As the FCC prepares to vote to repeal net neutrality rules Dec. 14, opponents are trying their hardest to fight till the end.
The Federal Communications Commission is set to dismantle regulations, put in place under President Obama, that are meant to ensure that all online content is treated equally. The hard-fought rules were approved in 2015 after years of wrangling and lawsuits.
Now more than a couple dozen senators are asking FCC Chairman Ajit Pai to delay the vote in the wake of questions about the 21 million-plus comments about net neutrality submitted to the agency during the public comment period. There are multiple reports that the comments include fake ones, perhaps made by bots.
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The senators are all Democrats and led by Sen. Maggie Hassan, D-New York.
“Without additional information about the alleged anomalies surrounding the public record, the FCC cannot conduct a thorough and fair evaluation of the public’s views on this topic, and should not move forward with a vote,” Hassan and 27 other senators — including Sens. Dianne Feinstein, Bernie Sanders, Elizabeth Warren, Cory Booker and others, wrote in a letter dated Dec. 4.
Pai’s office has not returned SiliconBeat’s repeated requests for comment Monday.
But when asked recently about New York Attorney General Eric Schneiderman’s investigation into the public’s comments to the FCC about net neutrality, a spokesman for Pai told SiliconBeat pushed back.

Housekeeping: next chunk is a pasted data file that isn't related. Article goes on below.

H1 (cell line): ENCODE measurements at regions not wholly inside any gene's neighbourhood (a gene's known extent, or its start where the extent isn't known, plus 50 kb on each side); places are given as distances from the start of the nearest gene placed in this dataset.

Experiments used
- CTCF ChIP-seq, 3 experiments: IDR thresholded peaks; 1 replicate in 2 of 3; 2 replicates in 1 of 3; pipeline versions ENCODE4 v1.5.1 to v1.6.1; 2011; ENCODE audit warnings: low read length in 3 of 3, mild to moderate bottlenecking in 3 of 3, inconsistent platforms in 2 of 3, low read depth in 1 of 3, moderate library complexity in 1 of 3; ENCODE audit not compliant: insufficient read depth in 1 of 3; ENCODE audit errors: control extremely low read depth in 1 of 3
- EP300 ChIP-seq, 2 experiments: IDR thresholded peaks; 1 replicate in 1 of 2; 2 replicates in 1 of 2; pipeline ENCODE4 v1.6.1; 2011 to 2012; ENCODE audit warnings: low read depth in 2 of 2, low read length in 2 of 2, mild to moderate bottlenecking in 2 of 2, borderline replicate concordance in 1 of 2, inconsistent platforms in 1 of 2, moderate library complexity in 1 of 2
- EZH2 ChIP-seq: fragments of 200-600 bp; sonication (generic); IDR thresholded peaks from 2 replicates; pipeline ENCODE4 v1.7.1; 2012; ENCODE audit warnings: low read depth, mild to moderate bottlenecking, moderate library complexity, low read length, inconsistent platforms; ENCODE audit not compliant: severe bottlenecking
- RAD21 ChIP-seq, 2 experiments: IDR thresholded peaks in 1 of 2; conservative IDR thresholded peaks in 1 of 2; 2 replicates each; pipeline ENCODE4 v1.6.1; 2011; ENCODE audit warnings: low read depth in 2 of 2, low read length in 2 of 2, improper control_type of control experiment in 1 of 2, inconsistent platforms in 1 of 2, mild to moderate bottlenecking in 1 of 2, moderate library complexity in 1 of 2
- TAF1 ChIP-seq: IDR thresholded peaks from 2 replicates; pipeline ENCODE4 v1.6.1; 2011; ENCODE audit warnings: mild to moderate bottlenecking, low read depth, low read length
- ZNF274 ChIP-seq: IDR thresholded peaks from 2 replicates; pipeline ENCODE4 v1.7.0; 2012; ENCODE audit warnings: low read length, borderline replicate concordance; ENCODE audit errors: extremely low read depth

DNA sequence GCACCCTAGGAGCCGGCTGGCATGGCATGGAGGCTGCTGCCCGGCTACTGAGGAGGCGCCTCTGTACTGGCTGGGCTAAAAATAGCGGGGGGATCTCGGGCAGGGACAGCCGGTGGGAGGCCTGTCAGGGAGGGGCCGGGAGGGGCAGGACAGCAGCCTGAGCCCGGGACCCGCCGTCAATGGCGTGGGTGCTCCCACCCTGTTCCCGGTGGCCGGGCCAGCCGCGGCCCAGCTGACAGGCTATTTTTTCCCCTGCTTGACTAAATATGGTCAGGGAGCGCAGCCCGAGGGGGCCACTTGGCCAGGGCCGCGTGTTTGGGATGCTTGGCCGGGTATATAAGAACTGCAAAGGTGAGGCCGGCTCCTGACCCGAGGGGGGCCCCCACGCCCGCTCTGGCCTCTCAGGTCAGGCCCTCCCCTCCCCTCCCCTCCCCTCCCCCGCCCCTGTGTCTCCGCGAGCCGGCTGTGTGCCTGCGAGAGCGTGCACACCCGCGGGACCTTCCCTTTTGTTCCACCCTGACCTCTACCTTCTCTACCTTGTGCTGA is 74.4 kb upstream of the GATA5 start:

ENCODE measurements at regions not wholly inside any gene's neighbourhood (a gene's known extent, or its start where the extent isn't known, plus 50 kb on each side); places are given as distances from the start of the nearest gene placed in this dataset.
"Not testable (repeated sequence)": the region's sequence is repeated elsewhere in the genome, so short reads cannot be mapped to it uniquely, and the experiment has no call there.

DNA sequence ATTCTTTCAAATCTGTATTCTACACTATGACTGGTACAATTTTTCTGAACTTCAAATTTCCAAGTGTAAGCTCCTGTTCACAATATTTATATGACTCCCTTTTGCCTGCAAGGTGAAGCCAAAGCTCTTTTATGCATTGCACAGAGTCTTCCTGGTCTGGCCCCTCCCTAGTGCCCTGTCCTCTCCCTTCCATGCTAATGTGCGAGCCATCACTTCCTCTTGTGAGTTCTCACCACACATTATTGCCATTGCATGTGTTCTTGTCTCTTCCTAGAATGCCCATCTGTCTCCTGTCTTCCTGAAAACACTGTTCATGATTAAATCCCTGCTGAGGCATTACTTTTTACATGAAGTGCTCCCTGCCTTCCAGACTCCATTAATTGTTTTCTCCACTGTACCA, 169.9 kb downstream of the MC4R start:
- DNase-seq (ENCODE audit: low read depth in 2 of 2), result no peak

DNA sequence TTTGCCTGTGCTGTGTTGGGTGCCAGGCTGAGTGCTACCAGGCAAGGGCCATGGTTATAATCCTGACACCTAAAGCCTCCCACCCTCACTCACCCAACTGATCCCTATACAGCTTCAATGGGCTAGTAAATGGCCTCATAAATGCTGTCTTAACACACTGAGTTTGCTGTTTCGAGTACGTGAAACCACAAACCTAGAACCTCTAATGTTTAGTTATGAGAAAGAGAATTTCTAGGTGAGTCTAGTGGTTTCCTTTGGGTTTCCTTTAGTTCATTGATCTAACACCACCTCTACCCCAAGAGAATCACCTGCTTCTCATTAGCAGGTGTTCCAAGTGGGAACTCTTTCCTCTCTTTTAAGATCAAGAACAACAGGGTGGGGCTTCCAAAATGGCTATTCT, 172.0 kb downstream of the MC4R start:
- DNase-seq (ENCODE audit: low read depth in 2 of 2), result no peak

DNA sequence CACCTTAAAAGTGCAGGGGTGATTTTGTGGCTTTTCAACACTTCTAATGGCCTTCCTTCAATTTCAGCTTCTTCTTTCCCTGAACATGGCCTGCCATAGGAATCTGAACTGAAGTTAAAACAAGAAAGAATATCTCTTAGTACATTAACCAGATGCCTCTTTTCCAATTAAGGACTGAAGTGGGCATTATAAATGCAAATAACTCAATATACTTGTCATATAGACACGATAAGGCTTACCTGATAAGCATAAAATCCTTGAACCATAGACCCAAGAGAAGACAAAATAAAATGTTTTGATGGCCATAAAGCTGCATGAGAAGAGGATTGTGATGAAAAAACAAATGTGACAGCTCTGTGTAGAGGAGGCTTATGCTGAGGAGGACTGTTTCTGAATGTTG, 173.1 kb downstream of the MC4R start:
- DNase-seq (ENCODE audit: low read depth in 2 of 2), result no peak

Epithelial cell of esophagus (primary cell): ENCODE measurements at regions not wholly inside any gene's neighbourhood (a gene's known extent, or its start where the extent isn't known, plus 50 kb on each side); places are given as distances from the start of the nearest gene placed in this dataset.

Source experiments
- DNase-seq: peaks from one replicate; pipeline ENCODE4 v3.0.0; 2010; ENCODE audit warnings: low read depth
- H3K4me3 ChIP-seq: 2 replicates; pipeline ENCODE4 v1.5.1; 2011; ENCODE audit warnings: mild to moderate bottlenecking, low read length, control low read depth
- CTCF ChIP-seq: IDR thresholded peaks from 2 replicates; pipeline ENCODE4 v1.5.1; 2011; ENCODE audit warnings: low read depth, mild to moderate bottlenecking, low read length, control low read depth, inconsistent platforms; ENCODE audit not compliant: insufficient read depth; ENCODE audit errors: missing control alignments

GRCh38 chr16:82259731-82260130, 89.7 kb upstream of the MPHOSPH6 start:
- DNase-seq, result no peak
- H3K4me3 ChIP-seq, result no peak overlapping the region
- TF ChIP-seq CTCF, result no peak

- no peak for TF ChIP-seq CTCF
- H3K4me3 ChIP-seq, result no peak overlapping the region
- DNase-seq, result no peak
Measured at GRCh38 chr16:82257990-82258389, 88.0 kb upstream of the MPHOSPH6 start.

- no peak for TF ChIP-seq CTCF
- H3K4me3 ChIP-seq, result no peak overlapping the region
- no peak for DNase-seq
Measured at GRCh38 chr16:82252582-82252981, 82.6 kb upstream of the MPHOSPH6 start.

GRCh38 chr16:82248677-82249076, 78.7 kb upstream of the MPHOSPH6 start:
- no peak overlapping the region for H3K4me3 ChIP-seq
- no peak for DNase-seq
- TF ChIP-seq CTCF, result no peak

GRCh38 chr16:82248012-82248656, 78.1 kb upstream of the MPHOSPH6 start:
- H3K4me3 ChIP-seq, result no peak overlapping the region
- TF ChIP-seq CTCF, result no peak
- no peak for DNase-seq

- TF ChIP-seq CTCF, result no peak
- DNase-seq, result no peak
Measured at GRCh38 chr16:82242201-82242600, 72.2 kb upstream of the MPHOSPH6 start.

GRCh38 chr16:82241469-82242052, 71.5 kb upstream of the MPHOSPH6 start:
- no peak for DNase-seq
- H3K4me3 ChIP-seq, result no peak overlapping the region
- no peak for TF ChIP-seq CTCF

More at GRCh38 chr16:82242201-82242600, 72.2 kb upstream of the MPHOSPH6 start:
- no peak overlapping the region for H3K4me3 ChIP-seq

“This so-called investigation is nothing more than a transparent attempt by a partisan supporter of the Obama Administration’s heavy-handed Internet regulations to gain publicity for himself,” he said in an email Nov. 22.
The FCC, composed of three Republicans and two Democrats, is widely expected to kill net neutrality in favor of what Pai and the Republicans call “light-touch regulation.” The Democratic commissioners are against Pai’s plan to roll back net neutrality rules.
“While I fundamentally disagree with the merits of the FCC’s proposal, what is equally concerning is the lack of integrity to the FCC’s process that has led to this point,” Jessica Rosenworcel, one of the Democratic commissioners, said in a statement after appearing at a press conference with Schneiderman on Monday. “The FCC has held zero public hearings. The FCC has knowingly maintained a system that has already been corrupted and is susceptible to abuse.”
The other Democratic FCC commissioner, Mignon Clyburn, is calling attention to consumer complaints against ISPs over net neutrality.
“50,000 #NetNeutrality consumer complaints vs. the @FCC majority’s draft order that says no conduct rules are necessary,” Clyburn tweeted Monday. “Anyone else see the irony?”
Meanwhile, organizers say they expect more than 600 protests at all 50 states at Verizon stores and at lawmakers’ offices in Washington this Thursday, a week before the vote. One campaign says it has generated more than 750,000 phone calls to legislators.
When SiliconBeat asked Rep. Anna Eshoo, who represents part of Silicon Valley, whether she has received a lot of feedback on this issue from her constituents, she replied, “oh my goodness, yes.” Eshoo has worked for years on net neutrality.
She warned in a phone interview Thursday that the FCC’s draft order “completely discards the fundamental open internet of the last 20 years,” and that it is “going to a whole new place.”
Pai’s plan “removes bright-line rules based on bipartisan principles, embraced by Republican and Democratic FCC chairmen over the last two decades,” Eshoo said.
Photo: Then-FCC Commissioner Ajit Pai speaks during an open hearing and vote on net neutrality in Washington on Feb. 26, 2015. Now he is FCC chairman and wants to roll back the net neutrality rules that were adopted two years ago. (Pablo Martinez Monsivais/AP)
Tags: Ajit Pai, fcc, net neutrality